New Animated Anthology ‘Kizaki Moto: Generation Fire’ To Debut on Disney+ in 2022

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The Walt Disney Company has announced a brand new anthology of animated short films coming from African filmmakers to Disney+ late next year.

Read: REPORT: Disney+ Looking To Ditch The Weekly Episode Model For Some Shows

Kizaki Moto: Generation Fire will be a ten-part series of action-packed original films created by artists from Zimbabwe, Uganda, South Africa, Nigeria, Kenya, and Egypt. This futuristic look at the African continent will offer audiences innovative ways to interact with the culture by featuring advanced technology, aliens, and monsters. Each episode will be approximately ten minutes in length.

The project is executive produced by Peter Ramsey (Spider-Man: Into the Spider-Verse) in collaboration with Triggerfish Animation Studios (who will also be doing Kiya for Disney+).

Michael Paull, President of Disney+, said this about the anthology:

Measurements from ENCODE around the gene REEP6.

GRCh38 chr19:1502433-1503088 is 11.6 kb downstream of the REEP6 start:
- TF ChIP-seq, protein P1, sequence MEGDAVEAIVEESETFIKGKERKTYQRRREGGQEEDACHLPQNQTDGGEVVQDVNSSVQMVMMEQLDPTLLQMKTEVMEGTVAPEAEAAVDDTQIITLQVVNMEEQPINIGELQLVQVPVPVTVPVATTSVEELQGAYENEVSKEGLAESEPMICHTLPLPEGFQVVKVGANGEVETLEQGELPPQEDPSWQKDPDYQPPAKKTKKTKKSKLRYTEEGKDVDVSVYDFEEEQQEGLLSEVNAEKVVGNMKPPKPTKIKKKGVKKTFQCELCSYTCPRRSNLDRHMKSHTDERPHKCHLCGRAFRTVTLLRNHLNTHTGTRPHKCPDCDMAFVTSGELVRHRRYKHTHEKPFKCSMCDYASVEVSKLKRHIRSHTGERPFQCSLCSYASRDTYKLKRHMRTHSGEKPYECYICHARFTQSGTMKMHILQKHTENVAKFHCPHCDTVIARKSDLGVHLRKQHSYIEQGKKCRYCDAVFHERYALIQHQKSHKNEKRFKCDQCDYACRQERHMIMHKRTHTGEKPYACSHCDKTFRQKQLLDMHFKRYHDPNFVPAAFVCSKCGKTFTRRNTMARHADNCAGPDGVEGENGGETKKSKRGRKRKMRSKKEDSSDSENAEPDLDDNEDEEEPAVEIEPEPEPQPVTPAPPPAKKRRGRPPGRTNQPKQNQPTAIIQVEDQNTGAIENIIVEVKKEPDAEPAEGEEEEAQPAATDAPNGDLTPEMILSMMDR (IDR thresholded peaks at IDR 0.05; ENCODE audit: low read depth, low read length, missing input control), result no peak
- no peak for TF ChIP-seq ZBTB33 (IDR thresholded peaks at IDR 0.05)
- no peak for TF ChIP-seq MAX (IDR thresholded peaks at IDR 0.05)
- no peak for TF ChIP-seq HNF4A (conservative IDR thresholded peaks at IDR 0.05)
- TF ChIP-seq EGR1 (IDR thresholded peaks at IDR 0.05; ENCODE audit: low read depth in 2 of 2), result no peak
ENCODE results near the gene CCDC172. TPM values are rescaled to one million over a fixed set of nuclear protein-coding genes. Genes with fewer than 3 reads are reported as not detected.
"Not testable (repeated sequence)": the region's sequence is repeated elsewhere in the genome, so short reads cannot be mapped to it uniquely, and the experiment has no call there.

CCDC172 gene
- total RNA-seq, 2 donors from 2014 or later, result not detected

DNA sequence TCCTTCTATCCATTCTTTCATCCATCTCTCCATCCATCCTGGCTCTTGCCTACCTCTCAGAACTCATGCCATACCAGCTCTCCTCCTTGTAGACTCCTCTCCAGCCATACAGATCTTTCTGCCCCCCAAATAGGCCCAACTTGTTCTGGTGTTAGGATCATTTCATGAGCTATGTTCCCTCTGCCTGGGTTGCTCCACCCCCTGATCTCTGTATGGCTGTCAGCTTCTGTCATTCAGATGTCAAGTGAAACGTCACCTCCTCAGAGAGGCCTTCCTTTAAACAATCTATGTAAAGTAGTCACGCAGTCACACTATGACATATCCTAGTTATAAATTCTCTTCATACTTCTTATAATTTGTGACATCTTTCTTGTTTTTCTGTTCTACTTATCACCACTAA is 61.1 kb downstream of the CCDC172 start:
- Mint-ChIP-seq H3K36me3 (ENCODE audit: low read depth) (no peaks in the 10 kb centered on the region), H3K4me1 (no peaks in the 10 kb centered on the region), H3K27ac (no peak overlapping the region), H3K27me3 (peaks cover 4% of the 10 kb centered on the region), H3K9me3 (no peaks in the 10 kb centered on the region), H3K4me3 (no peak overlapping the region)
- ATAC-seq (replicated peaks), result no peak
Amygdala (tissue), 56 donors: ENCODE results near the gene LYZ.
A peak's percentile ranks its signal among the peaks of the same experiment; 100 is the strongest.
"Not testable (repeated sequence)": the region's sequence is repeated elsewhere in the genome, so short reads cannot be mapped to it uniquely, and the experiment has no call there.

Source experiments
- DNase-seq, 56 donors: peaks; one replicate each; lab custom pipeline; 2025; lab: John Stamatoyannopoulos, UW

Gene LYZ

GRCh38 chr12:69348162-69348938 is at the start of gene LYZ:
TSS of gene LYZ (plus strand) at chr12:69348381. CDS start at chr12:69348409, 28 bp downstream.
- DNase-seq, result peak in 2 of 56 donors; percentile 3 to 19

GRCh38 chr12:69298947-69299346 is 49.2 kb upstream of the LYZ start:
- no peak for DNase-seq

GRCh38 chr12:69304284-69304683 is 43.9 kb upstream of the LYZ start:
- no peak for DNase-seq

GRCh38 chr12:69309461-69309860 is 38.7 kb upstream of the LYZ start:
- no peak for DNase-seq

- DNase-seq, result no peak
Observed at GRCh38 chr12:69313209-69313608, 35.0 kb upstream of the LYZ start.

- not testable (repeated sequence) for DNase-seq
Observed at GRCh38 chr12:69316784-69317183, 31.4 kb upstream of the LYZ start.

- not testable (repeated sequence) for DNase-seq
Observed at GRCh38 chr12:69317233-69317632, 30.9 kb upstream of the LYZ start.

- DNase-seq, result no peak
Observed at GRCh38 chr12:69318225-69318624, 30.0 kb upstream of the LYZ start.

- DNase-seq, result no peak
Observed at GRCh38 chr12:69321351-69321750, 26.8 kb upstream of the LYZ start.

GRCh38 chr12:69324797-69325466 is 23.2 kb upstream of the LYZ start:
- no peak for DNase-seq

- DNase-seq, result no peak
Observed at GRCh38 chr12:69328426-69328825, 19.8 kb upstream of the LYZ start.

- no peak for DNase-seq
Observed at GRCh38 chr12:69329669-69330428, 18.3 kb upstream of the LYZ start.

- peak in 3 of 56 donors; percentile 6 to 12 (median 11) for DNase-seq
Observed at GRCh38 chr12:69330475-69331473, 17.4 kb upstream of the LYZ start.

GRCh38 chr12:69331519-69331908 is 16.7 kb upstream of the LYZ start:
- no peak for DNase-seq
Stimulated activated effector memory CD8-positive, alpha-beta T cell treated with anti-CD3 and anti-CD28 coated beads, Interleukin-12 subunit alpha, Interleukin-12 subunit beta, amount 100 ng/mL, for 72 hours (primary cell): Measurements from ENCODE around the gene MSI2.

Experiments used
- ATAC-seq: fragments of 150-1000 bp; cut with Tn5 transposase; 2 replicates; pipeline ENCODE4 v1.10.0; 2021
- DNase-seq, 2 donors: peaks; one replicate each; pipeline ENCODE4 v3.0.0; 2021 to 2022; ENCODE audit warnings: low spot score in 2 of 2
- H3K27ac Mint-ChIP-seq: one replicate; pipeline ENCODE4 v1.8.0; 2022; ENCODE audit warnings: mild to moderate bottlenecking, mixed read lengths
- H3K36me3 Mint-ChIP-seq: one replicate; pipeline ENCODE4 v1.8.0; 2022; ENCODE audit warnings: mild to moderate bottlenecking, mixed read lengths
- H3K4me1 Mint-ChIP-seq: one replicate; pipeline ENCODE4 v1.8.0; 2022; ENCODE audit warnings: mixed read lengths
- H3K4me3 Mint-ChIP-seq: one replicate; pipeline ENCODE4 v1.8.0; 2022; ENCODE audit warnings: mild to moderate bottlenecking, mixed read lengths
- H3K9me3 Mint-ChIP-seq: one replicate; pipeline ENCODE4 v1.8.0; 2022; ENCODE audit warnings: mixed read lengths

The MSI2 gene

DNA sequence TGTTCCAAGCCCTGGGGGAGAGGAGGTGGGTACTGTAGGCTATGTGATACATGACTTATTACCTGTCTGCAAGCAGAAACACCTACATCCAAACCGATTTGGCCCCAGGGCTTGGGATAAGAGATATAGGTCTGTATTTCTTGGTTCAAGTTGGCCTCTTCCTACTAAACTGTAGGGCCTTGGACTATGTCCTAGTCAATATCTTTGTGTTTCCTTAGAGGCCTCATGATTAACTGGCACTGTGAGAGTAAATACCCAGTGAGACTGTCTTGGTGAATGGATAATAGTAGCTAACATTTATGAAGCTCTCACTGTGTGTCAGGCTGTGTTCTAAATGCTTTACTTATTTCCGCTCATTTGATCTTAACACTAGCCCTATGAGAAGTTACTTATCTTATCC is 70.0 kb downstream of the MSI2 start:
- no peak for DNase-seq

“We are bringing the work of a visionary new generation of African filmmakers to Disney+. In addition to delivering thrilling animation for fans of all ages, this collection of ten original films taps into the Afrofuturism phenomenon which was turbo-charged by Marvel’s Black Panther and reflects Disney’s ongoing commitment to partnering with leading global talent to tell the stories of the world from fresh and authentic points of view”

Supervising Producer of Triggerfish Tendayi Nyeke explained the meaning behind the title:

“’Kizazi Moto’ derives from the Swahili phrase ‘kizazi cha moto’ which literally translates as ‘fire generation’, capturing the passion, innovation and excitement this new cohort of African filmmakers is ready to bring to the world.  ‘Moto’ also means fire in several other African languages, from Rwanda’s Kinyarwanda to Shona, a Zimbabwean language, speaking to the pan-African spirit we hope this anthology embodies”

The 10 films come from creators Ahmed Teilab (Egypt), Simangaliso ‘Panda’ Sibaya and Malcolm Wope (South Africa), Terence Maluleke and Isaac Mogajane (South Africa), Ng’endo Mukii (Kenya), Shofela Coker (Nigeria), Nthato Mokgata and Terence Neale (South Africa), Pious Nyenyewa and Tafadzwa Hove (Zimbabwe), Tshepo Moche (South Africa), Raymond Malinga (Uganda) and Lesego Vorster (South Africa).

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